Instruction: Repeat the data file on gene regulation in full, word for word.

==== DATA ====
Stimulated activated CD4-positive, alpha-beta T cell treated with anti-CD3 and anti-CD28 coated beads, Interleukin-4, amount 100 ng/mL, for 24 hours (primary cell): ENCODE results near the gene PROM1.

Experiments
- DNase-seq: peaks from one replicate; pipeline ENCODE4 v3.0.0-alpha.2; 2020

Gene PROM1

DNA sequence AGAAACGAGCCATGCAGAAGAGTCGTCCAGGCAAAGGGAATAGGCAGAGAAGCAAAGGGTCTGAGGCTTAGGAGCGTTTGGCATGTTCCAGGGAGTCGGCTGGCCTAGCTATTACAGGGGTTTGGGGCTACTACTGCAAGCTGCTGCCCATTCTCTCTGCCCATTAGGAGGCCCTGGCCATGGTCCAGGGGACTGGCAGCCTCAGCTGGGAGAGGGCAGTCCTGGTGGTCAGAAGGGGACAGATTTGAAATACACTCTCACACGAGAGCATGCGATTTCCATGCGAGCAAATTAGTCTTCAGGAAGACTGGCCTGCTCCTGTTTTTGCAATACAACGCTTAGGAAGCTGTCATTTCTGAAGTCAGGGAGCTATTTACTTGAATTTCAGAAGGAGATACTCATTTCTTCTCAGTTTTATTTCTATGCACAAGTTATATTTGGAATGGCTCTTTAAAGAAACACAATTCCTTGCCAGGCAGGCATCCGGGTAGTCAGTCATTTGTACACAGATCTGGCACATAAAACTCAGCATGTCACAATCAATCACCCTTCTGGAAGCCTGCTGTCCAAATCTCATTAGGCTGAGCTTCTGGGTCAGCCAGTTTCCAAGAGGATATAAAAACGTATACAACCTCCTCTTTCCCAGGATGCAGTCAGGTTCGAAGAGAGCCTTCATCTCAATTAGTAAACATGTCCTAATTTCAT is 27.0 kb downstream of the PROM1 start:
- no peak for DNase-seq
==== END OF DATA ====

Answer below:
Stimulated activated CD4-positive, alpha-beta T cell treated with anti-CD3 and anti-CD28 coated beads, Interleukin-4, amount 100 ng/mL, for 24 hours (primary cell): ENCODE results near the gene PROM1.

Experiments
- DNase-seq: peaks from one replicate; pipeline ENCODE4 v3.0.0-alpha.2; 2020

Gene PROM1

DNA sequence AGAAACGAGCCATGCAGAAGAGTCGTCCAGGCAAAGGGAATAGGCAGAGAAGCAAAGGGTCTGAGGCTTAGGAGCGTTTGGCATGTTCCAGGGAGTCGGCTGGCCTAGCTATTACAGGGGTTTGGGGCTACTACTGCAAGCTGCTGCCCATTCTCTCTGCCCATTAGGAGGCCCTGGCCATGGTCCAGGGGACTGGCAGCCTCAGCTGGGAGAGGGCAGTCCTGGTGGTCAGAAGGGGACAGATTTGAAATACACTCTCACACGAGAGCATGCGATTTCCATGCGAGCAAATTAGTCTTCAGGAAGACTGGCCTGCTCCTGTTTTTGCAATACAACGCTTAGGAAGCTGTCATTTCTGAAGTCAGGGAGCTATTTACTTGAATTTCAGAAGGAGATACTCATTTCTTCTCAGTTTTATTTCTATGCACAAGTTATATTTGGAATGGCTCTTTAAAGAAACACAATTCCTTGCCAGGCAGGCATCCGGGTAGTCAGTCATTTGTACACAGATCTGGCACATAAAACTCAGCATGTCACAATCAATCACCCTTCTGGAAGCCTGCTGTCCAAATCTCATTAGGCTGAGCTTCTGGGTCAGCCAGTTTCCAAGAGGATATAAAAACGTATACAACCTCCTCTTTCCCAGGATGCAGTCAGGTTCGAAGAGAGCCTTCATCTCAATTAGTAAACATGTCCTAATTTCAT is 27.0 kb downstream of the PROM1 start:
- no peak for DNase-seq